The area was first settled by the San Dieguitos, early Holocene inhabitants of the area. During the Spanish colonial era, trails heading north near Solana Beach crossed inland to avoid the marshes and inlets of the area. The George H. Jones family were the first settlers in the area now known as Solana Beach, arriving in 1886. Until 1923, the main area known as Solana Beach had been called Lockwood Mesa. When Lake Hodges Dam was built in 1917-18, the area encompassing Solana Beach began to develop rapidly. The creation of the Santa Fe Irrigation District in 1918 ensured that the area from Rancho Santa Fe through Solana Beach would prosper and expand. The coastline from Solana Beach to Oceanside began to boom in the early 1920s. In 1922 Colonel Ed Fletcher, an early community leader and developer, purchased at $20 per acre from farmer George H. Jones to develop the town of Solana Beach, with the help of his brother-in-law Eugene Batchelder. To provide access to the beach for the development, hydraulic water pressure was used to erode away tons of earth and create the Fletcher Cove entry and beach. This took one man three months with a fire hose, using water that was coming over the spillway at Lake Hodges Dam. The beach was opened with great fanfare including horse races on the beach on July 4, 1925.
The community grew slowly, but steadily throughout the rest of the century, with particular booms occurring in the decade after World War II and a real estate boom in the last quarter of the 20th century. In 1986 the community officially incorporated as the city of Solana Beach. That year, the city hosted the final funeral services for Desi Arnaz, who had died in Del Mar. Arnaz's funeral was held at St. James Roman Catholic Church, the only Catholic church in the city and part of the Diocese of San Diego.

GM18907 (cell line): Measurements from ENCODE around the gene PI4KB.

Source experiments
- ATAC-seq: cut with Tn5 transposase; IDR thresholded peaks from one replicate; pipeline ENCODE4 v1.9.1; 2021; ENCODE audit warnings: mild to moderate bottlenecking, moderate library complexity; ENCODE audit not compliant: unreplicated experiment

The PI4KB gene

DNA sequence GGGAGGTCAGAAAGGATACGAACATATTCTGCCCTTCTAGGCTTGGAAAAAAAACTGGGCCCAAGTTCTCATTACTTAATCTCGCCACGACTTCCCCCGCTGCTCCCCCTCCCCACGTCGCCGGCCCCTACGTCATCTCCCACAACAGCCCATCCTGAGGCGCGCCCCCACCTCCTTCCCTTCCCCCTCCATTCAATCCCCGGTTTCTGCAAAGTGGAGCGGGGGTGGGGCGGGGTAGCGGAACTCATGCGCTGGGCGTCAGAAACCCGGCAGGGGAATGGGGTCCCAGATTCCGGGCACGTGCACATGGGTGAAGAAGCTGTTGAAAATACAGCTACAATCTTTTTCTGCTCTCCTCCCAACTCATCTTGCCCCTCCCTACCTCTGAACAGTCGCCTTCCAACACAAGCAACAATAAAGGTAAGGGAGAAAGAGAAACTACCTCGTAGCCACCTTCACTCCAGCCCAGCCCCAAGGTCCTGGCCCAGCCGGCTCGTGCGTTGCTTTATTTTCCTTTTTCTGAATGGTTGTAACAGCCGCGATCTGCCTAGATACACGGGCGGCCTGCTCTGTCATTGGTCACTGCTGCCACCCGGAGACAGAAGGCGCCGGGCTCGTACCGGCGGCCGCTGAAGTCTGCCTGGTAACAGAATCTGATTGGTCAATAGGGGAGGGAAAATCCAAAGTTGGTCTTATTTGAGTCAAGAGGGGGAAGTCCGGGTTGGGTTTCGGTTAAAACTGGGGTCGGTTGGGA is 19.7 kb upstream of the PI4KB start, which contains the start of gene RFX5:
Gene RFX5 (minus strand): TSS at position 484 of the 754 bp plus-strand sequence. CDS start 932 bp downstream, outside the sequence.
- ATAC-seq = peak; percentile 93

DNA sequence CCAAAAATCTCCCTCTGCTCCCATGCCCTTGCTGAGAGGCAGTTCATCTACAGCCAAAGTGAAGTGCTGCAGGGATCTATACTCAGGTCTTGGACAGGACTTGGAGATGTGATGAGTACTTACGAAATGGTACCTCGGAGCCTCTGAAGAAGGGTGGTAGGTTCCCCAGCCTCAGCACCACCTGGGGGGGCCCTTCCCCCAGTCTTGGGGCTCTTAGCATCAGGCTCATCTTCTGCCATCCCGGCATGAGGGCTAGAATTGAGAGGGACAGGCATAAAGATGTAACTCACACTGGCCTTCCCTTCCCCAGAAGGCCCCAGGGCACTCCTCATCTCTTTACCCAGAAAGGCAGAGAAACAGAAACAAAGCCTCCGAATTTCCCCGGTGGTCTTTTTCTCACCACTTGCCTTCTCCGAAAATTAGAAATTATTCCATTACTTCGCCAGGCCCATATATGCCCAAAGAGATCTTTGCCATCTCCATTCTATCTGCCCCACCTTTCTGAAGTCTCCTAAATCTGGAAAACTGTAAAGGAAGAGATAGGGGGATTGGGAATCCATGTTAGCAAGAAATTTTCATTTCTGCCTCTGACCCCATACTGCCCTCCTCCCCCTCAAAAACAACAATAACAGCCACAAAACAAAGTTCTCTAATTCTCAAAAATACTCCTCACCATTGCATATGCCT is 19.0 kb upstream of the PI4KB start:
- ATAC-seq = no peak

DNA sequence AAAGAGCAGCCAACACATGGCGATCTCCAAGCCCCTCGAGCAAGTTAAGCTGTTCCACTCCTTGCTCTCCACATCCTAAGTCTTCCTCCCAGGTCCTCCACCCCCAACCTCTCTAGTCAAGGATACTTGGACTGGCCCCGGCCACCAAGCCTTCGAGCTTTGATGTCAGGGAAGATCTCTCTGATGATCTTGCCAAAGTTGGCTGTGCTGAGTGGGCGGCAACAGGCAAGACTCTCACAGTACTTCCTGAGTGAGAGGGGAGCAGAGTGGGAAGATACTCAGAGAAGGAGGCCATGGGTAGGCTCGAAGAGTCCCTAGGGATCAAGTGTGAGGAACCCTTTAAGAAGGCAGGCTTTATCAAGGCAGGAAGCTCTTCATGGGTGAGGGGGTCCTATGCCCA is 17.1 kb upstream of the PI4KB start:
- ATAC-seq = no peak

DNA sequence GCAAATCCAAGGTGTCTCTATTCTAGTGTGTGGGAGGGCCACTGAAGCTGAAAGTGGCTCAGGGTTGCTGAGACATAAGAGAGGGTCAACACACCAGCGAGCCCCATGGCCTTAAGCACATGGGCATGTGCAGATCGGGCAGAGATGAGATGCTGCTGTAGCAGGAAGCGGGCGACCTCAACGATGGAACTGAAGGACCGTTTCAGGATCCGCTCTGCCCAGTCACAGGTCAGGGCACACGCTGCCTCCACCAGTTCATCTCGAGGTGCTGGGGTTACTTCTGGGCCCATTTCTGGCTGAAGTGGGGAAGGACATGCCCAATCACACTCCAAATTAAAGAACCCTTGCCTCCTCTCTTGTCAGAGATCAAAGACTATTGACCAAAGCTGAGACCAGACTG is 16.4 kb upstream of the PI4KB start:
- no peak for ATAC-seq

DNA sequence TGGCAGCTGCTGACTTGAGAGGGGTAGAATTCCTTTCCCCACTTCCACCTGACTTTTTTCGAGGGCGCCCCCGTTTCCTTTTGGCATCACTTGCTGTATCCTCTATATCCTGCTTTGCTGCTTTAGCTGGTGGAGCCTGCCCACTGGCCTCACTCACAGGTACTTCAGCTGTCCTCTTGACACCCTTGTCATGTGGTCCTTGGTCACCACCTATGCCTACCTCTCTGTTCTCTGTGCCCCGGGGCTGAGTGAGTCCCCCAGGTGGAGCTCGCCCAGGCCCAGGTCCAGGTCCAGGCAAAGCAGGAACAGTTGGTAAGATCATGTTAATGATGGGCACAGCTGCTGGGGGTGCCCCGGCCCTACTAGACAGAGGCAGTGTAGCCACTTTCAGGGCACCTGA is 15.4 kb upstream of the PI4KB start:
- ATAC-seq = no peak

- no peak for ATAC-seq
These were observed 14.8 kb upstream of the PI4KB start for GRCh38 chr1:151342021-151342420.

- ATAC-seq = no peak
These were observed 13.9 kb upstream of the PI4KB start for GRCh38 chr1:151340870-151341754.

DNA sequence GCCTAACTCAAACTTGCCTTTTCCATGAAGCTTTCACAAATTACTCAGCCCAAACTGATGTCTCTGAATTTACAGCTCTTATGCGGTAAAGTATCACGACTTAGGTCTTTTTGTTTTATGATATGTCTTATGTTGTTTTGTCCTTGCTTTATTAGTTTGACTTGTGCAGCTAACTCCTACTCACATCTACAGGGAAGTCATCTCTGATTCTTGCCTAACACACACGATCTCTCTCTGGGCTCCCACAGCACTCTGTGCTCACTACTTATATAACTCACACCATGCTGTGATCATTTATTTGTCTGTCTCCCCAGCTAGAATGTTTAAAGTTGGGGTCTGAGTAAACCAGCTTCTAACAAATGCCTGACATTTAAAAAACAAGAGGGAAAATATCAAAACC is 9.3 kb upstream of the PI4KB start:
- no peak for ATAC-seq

While still a relatively tranquil coastal town, the city received national news in 2003 upon becoming the first city in the Continental United States to enact a smoking ban on its public beaches, a trend which has continued as many other coastal Californian towns have followed suit in banning smoking on their beaches. Solana Beach was the last coastal community in North San Diego County to ban alcohol on the beach, doing so for at least a year in an action unanimously approved by the City Council.
Solana Beach returned to the national spotlight on April 25, 2008 when retired veterinarian and 38-year resident Dr. David Martin, 66 years old, suffered a fatal injury from an extremely rare great white shark bite while swimming with a group approximately off shore near Solana Beach's Fletcher Cove. The group of swimmers reportedly began their swim at Tide Beach Park to the north. Surfers in the area of Fletcher Cover noted harbor seals in the water and a wounded seal on the beach at Fletcher Cove just before the attack, the latter being a typical sign of sharks feeding in the area. Recent increases in the seal population along the Southern California coast — and the seals' tendency to swim in close proximity to human swimmers — is suspected to be contributing factors in the attack.
The neighborhood of Eden Gardens (also known as La Colonia), one of the oldest residential areas of Solana Beach, was a community formed in the 1920s by Mexican farmers who were hired by the owners of large ranches in Rancho Santa Fe. These farmers wanted their families nearby, hence the formation of La Colonia (the colony). The name Eden Gardens came later from a land developer who thought it would be a good marketing tool. Many residents still refer to the area as La Colonia. Famous residents include Chicano rapper Lil Rob and comedian Rene Sandoval who were born and raised in the community.